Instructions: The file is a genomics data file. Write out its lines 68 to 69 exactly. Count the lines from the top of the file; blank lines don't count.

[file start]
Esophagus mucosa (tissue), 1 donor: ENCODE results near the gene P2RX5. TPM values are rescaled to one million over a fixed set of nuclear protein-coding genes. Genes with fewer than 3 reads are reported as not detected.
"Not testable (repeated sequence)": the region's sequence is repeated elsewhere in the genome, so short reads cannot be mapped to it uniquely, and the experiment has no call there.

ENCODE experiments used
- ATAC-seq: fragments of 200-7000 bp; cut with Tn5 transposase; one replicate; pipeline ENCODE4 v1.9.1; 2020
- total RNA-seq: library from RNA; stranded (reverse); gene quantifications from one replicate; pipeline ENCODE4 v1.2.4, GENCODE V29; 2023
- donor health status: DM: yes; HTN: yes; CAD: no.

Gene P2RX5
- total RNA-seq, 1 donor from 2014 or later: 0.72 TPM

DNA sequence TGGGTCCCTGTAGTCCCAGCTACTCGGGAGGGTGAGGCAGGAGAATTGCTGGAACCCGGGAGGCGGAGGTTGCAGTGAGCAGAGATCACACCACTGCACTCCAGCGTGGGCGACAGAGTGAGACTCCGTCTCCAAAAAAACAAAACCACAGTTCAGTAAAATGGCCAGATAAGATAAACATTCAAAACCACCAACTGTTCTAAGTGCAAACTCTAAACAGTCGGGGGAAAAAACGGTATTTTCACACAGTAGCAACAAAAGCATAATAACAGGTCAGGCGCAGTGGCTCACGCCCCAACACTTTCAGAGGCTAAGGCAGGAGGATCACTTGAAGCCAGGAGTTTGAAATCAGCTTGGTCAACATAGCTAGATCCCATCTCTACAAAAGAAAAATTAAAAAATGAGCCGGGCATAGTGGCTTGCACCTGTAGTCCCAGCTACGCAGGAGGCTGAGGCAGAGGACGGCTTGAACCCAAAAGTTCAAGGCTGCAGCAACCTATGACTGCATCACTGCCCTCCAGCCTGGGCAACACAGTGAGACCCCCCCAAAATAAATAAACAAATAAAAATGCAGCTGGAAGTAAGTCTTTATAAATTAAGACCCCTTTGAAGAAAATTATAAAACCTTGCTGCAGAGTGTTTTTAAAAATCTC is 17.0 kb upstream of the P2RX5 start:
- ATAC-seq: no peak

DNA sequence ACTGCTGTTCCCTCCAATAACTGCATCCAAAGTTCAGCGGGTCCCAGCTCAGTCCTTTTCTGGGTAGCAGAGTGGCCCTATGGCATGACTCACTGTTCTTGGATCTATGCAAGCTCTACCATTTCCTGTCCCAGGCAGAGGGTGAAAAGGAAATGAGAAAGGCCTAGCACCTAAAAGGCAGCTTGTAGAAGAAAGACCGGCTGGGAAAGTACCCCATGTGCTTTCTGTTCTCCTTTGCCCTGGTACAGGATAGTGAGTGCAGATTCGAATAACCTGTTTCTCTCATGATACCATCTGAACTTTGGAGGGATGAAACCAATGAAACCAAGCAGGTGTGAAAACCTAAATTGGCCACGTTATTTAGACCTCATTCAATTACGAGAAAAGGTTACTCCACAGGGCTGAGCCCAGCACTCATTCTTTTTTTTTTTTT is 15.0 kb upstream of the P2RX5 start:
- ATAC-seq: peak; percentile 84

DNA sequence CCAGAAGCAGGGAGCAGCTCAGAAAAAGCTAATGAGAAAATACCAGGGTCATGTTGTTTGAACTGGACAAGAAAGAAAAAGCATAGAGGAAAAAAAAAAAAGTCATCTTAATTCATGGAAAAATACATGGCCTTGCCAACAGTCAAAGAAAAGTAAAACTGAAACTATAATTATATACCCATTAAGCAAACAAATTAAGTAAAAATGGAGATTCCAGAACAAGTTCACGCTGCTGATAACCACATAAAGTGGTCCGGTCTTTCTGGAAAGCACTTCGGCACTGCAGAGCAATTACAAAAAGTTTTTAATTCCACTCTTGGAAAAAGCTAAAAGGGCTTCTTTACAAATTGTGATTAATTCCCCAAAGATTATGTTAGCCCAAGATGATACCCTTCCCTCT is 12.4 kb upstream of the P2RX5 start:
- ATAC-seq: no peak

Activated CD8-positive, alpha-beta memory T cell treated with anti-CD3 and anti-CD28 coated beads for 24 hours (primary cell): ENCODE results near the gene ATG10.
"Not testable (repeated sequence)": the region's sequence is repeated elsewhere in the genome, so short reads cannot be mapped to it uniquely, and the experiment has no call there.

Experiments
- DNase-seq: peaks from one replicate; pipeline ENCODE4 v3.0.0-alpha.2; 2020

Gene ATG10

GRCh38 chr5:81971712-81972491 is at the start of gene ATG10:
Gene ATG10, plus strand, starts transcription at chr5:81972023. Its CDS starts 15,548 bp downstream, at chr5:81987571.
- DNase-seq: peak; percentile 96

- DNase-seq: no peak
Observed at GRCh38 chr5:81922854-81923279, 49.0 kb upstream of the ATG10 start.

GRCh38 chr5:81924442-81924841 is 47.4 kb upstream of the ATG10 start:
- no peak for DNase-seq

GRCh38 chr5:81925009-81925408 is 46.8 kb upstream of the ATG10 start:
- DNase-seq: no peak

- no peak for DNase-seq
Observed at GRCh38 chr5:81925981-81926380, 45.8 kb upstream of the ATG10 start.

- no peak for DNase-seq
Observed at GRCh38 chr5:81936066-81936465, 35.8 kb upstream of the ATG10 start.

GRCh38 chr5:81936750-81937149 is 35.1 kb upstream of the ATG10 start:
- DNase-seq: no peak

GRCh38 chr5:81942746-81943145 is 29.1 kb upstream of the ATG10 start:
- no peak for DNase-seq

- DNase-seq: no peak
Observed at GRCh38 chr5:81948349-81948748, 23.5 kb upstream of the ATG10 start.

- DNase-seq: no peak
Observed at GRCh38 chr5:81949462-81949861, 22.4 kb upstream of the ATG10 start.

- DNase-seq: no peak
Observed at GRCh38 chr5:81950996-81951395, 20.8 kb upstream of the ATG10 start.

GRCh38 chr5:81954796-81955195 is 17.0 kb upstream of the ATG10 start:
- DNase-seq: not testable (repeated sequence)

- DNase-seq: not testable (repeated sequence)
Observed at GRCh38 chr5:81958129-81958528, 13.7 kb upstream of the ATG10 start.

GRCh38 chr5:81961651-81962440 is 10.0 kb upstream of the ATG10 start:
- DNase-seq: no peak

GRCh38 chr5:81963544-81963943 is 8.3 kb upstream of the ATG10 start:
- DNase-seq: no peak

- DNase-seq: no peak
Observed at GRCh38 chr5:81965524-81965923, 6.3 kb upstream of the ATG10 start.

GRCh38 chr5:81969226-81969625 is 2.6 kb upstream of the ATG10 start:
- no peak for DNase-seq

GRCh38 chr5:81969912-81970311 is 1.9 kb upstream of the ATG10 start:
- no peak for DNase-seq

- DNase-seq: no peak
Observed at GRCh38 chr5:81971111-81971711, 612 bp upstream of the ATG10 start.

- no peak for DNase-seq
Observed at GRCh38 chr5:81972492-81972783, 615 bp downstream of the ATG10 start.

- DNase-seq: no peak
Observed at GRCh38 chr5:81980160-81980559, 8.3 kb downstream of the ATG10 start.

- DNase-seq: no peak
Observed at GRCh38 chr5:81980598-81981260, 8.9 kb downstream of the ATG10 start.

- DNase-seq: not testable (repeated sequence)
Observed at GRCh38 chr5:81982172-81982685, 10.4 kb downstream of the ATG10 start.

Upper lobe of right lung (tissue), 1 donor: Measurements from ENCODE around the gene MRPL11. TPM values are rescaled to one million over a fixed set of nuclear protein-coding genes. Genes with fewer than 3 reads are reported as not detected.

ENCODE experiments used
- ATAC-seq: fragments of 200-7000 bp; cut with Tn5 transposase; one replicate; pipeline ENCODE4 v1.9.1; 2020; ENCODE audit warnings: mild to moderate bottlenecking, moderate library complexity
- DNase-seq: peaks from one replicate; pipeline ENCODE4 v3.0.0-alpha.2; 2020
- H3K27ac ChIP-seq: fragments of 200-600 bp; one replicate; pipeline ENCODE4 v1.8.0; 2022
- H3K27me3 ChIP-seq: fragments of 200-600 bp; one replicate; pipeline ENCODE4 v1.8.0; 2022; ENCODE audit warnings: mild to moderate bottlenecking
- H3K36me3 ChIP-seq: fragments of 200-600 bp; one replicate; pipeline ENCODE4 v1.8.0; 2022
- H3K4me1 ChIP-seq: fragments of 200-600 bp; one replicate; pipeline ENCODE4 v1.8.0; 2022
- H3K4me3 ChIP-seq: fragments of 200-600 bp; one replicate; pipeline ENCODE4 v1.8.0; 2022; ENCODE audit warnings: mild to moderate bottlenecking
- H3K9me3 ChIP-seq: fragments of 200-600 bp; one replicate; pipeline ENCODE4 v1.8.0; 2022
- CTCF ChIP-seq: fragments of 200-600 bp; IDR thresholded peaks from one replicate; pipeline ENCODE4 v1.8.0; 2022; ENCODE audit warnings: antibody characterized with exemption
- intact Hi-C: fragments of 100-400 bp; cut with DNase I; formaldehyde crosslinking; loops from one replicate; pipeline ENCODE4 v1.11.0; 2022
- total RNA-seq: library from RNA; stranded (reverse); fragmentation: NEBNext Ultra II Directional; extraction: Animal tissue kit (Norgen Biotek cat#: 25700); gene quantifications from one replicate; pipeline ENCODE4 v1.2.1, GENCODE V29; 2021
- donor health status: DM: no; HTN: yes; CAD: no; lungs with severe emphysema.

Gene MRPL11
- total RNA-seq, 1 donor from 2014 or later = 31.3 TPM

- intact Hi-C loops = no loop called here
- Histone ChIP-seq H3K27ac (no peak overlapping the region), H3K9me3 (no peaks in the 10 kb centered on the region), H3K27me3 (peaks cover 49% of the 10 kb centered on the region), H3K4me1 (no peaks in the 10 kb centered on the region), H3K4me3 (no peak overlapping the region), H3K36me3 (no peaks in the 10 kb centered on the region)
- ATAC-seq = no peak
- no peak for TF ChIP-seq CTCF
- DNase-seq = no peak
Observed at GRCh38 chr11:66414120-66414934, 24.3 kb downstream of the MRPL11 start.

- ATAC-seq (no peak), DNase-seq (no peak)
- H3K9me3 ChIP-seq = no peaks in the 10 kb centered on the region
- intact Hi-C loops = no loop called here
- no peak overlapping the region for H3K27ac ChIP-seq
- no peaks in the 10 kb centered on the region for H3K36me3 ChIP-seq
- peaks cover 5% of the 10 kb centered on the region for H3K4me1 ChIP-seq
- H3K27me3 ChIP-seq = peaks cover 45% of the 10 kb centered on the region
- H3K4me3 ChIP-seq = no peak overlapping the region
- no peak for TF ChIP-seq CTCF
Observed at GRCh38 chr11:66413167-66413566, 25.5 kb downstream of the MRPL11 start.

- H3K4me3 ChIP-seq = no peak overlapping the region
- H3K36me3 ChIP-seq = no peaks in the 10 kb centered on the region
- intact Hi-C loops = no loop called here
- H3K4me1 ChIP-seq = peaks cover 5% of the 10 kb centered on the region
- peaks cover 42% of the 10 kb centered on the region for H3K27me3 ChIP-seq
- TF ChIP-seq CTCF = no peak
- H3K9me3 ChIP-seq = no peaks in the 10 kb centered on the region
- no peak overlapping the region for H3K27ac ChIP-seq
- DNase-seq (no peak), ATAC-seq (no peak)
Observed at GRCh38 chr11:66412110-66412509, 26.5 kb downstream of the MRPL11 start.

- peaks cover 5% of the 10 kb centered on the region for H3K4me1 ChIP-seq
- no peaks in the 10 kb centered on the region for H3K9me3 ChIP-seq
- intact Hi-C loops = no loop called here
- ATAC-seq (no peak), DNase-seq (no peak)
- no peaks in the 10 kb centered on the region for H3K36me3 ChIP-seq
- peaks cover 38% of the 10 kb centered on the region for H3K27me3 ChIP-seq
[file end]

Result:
ENCODE experiments used
- ATAC-seq: fragments of 200-7000 bp; cut with Tn5 transposase; one replicate; pipeline ENCODE4 v1.9.1; 2020; ENCODE audit warnings: mild to moderate bottlenecking, moderate library complexity